Have you considered what will happen to your loved ones if you die? It’s a bleak thought, but one that needs to be considered.
Death is already hard enough on family members, but if you die without a will, it can make the process even more difficult. Wills are useful because you can communicate your intentions on how you want your possessions handled after your death.
Even if you think your estate is small or you only intend to name one beneficiary, you need to have a will. Unforeseen problems can arise if you die without leaving a will behind. Keep reading to learn what some of these problems are and how they can affect your loved ones.
What is Intestacy?
Intestacy is what occurs when a person dies before creating a will. If you die without a will, all of your assets are frozen. The court will then review everything in your estate.
Once this is complete, the court will apply the state’s intestacy laws to determine who receives your assets.
Intestacy laws differ by state, so the primary recipient of assets will vary based on where you live. If you put off making your will, this could lead to additional stress for your loved ones. This can include waiting on the courts for months while they review your assets or even arguments among family members.
Divorce and parental disputes may change your opinion of who you want to be your beneficiaries. If your estate goes into intestacy, family members you don’t care for may end up as your beneficiaries.
You can view Wisconsin’s intestacy laws to see who would be your primary beneficiary without a will.
If You Die Without a Will While Single
If you are single and without children, generally, your parents will inherit your estate. If your parents are deceased, your siblings will inherit your estate.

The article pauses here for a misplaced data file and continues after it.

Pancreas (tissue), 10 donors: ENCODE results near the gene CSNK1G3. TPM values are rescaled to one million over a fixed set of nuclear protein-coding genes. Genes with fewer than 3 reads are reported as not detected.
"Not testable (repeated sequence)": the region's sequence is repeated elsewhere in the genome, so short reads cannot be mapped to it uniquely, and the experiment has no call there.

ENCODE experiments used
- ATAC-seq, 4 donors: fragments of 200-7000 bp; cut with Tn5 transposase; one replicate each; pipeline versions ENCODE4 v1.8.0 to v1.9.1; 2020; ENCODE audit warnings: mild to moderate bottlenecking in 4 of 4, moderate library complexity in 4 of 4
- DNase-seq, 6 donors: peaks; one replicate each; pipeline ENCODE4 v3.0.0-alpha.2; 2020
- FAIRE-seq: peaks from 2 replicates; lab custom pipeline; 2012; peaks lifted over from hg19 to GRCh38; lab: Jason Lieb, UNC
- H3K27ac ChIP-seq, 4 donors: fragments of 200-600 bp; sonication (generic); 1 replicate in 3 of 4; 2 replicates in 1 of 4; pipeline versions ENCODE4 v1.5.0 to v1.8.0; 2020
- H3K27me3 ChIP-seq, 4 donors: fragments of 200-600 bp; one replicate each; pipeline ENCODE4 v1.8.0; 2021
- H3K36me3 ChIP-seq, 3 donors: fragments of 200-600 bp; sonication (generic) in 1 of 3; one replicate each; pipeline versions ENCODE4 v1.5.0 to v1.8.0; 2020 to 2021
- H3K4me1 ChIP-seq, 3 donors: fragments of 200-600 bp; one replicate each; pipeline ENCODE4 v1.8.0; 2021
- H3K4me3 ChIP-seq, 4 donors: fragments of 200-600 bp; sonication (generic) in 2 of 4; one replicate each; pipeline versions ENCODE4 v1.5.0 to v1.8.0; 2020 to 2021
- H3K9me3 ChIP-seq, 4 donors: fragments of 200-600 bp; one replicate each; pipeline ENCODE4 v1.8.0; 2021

If you are single with children, then your children will typically inherit equal shares of your estate. If any of your children have died but had children, your grandchildren will inherit that share of your estate.
Married With No Will
If you are married without a will, then your estate could go to your spouse.
This can be complicated if you are divorced and remarried but have children from both marriages. Intestacy laws can make this situation more complicated, as well.
Domestic Partnerships and Unmarried Couples
Domestic partnerships are a little tricky in Wisconsin. If you and your significant other filed for a domestic partnership before April 2018, you have nothing to worry about. However, since then, Wisconsin does not allow couples to file to become domestic partners.
Generally, domestic partners have the same rights as a spouse. This includes the way jointly-owned property is allocated.
The same considerations do not apply to unmarried couples. Marriage provides legal rights to couples that come into play in these types of situations.
The two of you may love each other very much, but the estate will defer to family first. This can cause problems for your significant other if you want them to inherit anything that you have.
If you do not have plans to get married but want to make them a beneficiary, there are some preparations to consider.
Even with a will, the way you allocate your estate may leave some family members unhappy. Dying without a will can make your death infinitely more stressful for the ones you leave behind.
In estate disputes, greed is rarely the primary reason why families end up fighting. These issues typically have their roots in the way families interacted with each other before a loved one’s death. Some examples of these situations include the children of a parent’s separate marriages or siblings with large age gaps.
The death of a loved one is an unbearable time for a family that doesn’t have to be exacerbated because there is no will.
If you want certain family members to inherit specific pieces of your estate, wills were designed especially to handle these matters. Taking the time to speak with a lawyer and plan your estate can save your family from undue stress once you are gone.
Family Law, Estate Planning, and More
If you found this guide on what happens if you die without a will helpful, our attorneys at Neuberger, Griggs, Sweet, & Froehle, LLP can assist you with your estate planning. We also have experience in many other areas of law, like family law, landlord/tenant law, criminal law, and many more.
If you have any legal concerns, contact us, and one of our attorneys will be able to assist you.